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Effects of Tight Shoulders and a Weak Core
When fitness instructors refer to your core muscles, they mean more than just your abdominal muscle groups. Core muscles act as a support system for your upper body, spine and pelvic girdle. Weak core muscles force other parts of your body into support roles they were never meant to have. Tightness in your shoulders may be one symptom of a core that needs strengthening.
Although your abdominal muscles make up much of your core, they aren't the whole core. The long erector spinae muscles that run parallel to your spine, the gluteus muscles of your buttocks and the deep hip muscles such as the piriformis also contribute to core strength. "The New York Times" notes that strengthening only one portion of your core such as the abdominal muscles can cause misalignment elsewhere. It's important to increase core strength overall, not just in portions, so develop a fitness routine that works the muscles of your lower back and hips, as well, to take the stress off your shoulders.
You use your arms in a forward position for many daily activities. Driving, typing, gardening and a host of other actions leave your shoulders and upper back with a tendency to curve forward. Weak core muscles cannot counteract that tendency to slouch, causing tension in your shoulders as they support your upper body. With a strong core, you hold yourself upright with support from your abdominal and hip muscles instead of placing the strain on your upper back. Your shoulders fall into natural alignment when they no longer need to support the weight of your arms as you sit or stand.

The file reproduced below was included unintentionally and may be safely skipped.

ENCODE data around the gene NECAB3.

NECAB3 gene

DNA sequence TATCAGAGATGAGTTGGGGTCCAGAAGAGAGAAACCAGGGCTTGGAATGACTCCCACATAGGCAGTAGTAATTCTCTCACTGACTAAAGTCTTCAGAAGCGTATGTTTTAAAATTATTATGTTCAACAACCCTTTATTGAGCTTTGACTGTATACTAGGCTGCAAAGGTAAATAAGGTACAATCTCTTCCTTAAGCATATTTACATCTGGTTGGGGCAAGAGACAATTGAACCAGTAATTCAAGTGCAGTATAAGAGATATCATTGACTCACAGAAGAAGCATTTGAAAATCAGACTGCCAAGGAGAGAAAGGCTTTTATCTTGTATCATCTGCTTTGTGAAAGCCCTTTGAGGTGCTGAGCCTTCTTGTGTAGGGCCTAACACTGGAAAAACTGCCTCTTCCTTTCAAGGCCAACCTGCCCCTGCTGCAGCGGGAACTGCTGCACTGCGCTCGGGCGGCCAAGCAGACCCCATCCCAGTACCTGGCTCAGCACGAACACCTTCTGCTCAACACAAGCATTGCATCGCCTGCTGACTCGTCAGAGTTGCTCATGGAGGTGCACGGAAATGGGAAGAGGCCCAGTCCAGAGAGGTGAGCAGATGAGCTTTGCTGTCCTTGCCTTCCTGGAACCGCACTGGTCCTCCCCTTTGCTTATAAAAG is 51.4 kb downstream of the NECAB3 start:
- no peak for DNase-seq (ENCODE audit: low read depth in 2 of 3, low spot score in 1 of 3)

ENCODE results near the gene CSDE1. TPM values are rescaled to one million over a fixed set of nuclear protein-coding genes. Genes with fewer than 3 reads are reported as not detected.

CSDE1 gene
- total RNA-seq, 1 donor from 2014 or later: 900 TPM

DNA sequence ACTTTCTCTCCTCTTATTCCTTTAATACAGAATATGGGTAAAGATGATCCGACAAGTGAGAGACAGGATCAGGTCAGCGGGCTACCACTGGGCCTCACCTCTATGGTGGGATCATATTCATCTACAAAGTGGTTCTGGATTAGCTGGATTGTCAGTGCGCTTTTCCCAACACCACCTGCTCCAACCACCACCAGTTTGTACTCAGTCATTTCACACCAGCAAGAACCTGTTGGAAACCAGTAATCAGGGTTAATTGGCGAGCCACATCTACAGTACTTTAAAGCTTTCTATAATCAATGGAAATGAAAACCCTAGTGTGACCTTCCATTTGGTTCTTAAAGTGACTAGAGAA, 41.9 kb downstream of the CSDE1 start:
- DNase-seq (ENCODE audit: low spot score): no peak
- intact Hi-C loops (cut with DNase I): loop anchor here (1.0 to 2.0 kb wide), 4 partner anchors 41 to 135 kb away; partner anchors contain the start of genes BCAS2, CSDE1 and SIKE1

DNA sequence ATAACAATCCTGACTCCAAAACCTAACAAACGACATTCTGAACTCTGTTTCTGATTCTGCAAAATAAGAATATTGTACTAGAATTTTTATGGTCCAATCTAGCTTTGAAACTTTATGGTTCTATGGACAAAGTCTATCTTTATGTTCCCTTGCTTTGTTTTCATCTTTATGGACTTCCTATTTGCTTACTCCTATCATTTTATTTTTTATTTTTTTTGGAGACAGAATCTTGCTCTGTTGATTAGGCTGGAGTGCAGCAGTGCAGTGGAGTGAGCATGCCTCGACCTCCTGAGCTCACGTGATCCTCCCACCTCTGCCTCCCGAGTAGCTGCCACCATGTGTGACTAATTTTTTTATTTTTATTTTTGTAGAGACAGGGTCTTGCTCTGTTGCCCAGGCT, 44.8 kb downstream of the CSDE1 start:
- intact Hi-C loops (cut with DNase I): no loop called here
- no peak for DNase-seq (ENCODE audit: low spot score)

Alleviate muscle tightness with gentle stretching in opposition to the usual position of your body. After a long session in front of the computer or at your work desk, take a five-minute break to tilt your head back slightly and draw your arms back as if you were squeezing a lemon between your shoulder blades. This motion runs counter to the hunched posture you might assume at your desk, bringing your body into proper alignment. "Yoga Journal" suggests regular stretches you can do at your desk to ensure good back health.
While abdominal exercises are not synonymous with core exercises, they play a key role in strengthening your core. Crunches work your abs without producing stress in your lower back, while lunges and squats strengthen the lower core muscles in your hips and buttocks. Pilates and yoga focus on core exercises, so incorporating some poses from these disciplines helps build core strength. Cobra and Upward-Facing Dog poses from hatha yoga elongate abdominal muscles while contracting the erector spinae muscle groups of your back. Ask your doctor before making any changes to your fitness routine. Your doctor may have specific recommendations for increasing your core strength.
- Cleveland Clinic: Pilates
- New York Times: Is Your Ab Workout Hurting Your Back?
- Yoga Journal: Posed for Success
- Harvard Health Publishing. Harvard Medical School. Core conditioning--it's not just about abs. Updated 2020.
- Brumitt J, Matheson JW, Meira EP. Core Stabilization Exercise Prescription, Part I. Sports Health: A Multidisciplinary Approach. 2013;5(6):504-9. DOI: 10.1177/1941738113502451.
- Gottschall, J. S., Mills, J., & Hastings, B. (2011). Core exercises that incorporate distal trunk muscles maximize primary trunk muscle activation. Medicine & Science in Sports & Exercise, 43(Suppl 1), 396. doi:10.1249/01.mss.0000401092.05865.1c
- Kim K, Lee T. Comparison of muscular activities in the abdomen and lower limbs while performing sit-up and leg-raise. J Phys Ther Sci. 2016;28(2):491–494. doi:10.1589/jpts.28.491
- American Council on Exercise (ACE)-sponsored Study Reveals Best and Worst Abdominal Exercises. May 14, 2001
- Gerard, Jim. Reality Check: Are Planks Really the Best Core Exercise? American Council on Exercise. February 2014
Lauren Whitney covers science, health, fitness, fashion, food and weight loss. She has been writing professionally since 2009 and teaches hatha yoga in a home studio. Whitney holds bachelor's degrees in English and biology from the University of New Orleans.